Indiana’s utilities have energetically sought legislation this session that would allow them to quickly charge ratepayers for the cost of new federal mandates to reduce pollution.
Ratepayer groups contend measures such as Senate Bills 102 and 251 in the Indiana General Assembly could effectively rubber-stamp rate increases without sufficient oversight of the Indiana Utility Regulatory Commission.
Whatever the pros and cons of such bills, it’s clear federal mandates are driving them.
One, known as the Transport Rule, is expected to be finalized by the Environmental Protection Agency by midyear and imposed next January.
It will require that Indiana and 30 other states make big reductions in sulfur dioxide and nitrogen oxide emissions from their mostly coal-fired power plants.
The EPA says their emissions waft across state lines and make it harder for downwind states to comply with federal air quality standards.
Under the new Transport Rule, the EPA estimates that sulfur emissions by 2014 would fall 71 percent from 2005 levels; nitrogen emissions, 52 percent.
The chemicals react in the atmosphere to form fine particles and ground-level ozone. That can cause respiratory and environmental harm.
Just how the state’s electric utilities will comply and how much it will cost ratepayers is unclear. Nationwide, the EPA estimates the annual costs of compliance at $2.8 billion.
Some utilities will install additional pollution-control devices or run existing equipment longer. Others will convert from coal to natural gas, which is a more expensive fuel. Or it might be more cost-effective to retire some coal units. About 35 gigawatts of the existing 314-gigawatt U.S. coal plant capacity could be retired due to forthcoming EPA air rules, according to a study by Boston-based Charles River Associates.
“It’s safe to say there will be an impact on the energy produced in Indiana,” said Scott Deloney, branch chief of air programs at the Indiana Department of Environmental Management.
Indiana utilities have argued they need flexibility to adapt to what remains a short time frame in which to comply with the Transport Rule, which is still fuzzy in some respects. For example, the EPA has yet to settle on to what extent the rule would permit trading of pollution credits.
“The companies are trying to plan. They’re not really sure what’s to be expected,” said Stan Pinegar, president of the Indiana Energy Association.
“We have not quantified cost impacts yet,” said Angeline Protogere, spokeswoman for Duke Energy, which has 780,000 customers in Indiana and is the state’s largest electric utility.
“There are several alternatives the EPA has proposed, and it’s not clear yet what direction they will go,” she added.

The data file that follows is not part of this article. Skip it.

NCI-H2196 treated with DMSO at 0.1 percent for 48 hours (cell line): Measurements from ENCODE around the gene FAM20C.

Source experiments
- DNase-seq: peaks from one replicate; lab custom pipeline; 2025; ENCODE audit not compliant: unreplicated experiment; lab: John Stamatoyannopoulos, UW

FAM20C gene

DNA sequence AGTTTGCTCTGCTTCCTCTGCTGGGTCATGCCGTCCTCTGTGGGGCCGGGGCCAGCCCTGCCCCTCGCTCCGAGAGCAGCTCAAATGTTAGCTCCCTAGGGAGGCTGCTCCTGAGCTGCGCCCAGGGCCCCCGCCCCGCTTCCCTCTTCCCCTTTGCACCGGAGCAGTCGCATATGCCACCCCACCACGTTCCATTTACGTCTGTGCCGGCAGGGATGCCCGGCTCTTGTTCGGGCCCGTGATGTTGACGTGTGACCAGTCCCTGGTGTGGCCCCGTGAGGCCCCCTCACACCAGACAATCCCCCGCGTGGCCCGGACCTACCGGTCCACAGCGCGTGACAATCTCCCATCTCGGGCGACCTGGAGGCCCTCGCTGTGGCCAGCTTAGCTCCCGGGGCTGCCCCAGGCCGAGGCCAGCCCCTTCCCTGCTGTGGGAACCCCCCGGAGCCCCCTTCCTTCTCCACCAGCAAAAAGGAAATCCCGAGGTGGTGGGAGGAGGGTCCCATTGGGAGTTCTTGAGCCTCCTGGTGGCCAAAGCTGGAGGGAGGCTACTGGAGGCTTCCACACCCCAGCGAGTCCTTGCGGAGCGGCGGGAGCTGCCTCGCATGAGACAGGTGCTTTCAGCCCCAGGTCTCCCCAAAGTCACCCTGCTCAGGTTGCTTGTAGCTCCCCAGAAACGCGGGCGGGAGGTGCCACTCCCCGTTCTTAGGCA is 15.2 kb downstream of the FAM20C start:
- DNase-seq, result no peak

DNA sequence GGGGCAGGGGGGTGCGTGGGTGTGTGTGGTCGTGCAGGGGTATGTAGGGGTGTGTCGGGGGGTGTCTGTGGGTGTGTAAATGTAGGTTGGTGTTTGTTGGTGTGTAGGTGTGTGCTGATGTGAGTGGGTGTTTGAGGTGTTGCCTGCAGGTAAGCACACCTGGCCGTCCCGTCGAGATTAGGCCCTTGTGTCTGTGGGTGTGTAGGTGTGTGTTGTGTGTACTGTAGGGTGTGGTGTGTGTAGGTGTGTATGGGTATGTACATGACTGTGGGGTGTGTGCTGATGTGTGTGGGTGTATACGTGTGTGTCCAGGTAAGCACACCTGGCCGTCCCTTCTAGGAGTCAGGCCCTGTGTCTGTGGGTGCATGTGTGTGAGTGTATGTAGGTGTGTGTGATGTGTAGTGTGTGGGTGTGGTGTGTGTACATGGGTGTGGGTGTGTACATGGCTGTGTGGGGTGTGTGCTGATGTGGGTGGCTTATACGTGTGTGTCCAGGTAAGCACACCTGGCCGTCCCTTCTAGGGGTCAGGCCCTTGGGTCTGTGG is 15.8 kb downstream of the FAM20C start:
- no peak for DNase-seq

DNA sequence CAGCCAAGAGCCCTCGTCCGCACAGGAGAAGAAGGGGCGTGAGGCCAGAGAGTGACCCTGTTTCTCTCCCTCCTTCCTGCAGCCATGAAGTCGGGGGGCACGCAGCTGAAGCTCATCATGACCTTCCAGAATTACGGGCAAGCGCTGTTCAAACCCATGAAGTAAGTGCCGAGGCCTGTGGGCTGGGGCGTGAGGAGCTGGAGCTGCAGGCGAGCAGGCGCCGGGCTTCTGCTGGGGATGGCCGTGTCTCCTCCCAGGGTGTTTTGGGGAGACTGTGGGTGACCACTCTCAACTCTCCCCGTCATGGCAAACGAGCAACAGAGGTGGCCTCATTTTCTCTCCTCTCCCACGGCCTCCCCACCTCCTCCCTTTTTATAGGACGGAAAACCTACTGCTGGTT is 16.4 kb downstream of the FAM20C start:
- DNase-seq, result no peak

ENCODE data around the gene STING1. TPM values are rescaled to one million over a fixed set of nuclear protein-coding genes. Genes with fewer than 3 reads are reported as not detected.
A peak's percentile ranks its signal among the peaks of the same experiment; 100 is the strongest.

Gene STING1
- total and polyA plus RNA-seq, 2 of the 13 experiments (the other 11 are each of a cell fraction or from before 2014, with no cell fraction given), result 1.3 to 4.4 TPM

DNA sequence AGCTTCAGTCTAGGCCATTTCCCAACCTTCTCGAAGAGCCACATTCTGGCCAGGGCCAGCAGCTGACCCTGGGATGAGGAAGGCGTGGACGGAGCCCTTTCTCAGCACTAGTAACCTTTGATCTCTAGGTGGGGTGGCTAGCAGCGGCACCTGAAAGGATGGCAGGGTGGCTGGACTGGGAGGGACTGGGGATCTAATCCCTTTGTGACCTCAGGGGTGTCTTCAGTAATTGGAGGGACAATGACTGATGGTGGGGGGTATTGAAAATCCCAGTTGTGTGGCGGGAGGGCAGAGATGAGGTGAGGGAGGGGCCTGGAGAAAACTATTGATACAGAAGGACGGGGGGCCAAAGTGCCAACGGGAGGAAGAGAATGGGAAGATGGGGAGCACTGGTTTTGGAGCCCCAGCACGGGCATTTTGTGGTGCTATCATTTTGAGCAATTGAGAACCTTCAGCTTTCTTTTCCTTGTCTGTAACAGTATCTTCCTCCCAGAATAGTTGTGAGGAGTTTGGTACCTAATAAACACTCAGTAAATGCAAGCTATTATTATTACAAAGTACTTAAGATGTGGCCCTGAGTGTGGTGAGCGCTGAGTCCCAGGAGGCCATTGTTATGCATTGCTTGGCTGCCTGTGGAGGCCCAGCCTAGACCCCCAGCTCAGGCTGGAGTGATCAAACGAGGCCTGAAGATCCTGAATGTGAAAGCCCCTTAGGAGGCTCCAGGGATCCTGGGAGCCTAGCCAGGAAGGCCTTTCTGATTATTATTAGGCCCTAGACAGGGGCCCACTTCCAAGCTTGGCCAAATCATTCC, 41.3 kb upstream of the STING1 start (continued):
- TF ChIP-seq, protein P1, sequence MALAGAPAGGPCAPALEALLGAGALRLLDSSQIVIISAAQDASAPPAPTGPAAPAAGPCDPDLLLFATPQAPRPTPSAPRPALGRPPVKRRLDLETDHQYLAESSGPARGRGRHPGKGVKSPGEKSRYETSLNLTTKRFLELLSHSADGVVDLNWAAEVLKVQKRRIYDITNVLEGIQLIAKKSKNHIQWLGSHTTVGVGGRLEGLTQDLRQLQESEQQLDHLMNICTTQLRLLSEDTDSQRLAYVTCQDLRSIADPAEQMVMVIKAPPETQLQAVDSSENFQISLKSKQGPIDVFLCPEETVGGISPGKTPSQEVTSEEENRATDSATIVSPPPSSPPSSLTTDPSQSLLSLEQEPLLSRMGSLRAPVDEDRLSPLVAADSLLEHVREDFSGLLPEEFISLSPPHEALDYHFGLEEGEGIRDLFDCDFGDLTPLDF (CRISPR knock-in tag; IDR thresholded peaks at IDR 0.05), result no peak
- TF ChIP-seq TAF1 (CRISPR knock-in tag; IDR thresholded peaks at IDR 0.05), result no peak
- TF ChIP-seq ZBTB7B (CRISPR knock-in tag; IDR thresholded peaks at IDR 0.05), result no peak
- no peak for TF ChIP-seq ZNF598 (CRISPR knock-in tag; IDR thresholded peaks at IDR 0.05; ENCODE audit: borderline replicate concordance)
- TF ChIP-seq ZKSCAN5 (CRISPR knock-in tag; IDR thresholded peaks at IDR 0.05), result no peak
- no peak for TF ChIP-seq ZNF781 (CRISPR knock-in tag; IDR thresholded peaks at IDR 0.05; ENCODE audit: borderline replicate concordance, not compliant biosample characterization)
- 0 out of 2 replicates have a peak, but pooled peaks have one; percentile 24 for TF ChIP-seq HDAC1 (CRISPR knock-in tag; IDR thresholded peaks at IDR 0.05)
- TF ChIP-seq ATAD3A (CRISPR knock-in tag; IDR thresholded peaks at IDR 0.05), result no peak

She said Duke over the last 10 years has spent $1.75 billion to reduce sulfur and nitrogen emissions 74 percent and 63 percent, respectively.
Indiana was one of a handful of states that proposed its own implementation plan to the EPA regarding interstate transport. The federal agency recently rejected IDEM’s plan, noting it was crafting its own due to a U.S. Court of Appeals decision to vacate and remand the federal Clean Air Interstate Rule. CAIR was the basis of several state plans.
States can come back with their own proposals in two years. In the meantime, IDEM officials say the federal rule will reduce flexibility a state may have had to help ease compliance. State agencies often have more information about particular plants’ existing pollution controls and other characteristics than the feds, Deloney said. Might, for example, the EPA allot one plant more credits than it needs and vice versa?
“Now, whether that glove fits or not, you’re going to have to wear it,” Deloney said of the EPA’s plan.
Ratepayer groups see that as an opportunity for investor-owned utilities to cram additional costs down customers’ throats for the enrichment of their shareholders.
Bills such as SB 102 and 251 should at least be amended to specify that utilities comply in the most reasonable, “least-cost manner possible,” said Jack Wickes, an attorney at Lewis & Kappes, who represents several of the state’s biggest industrial electric customers.
Helping fuel that concern are dramatic cost overruns at Duke Energy’s coal gasification plant being built in Edwardsport. It’s now estimated to cost $3 billion, compared with earlier estimates of $1.6 billion.
Duke insists the plant will generate more power with significantly less emissions than a conventional coal unit.•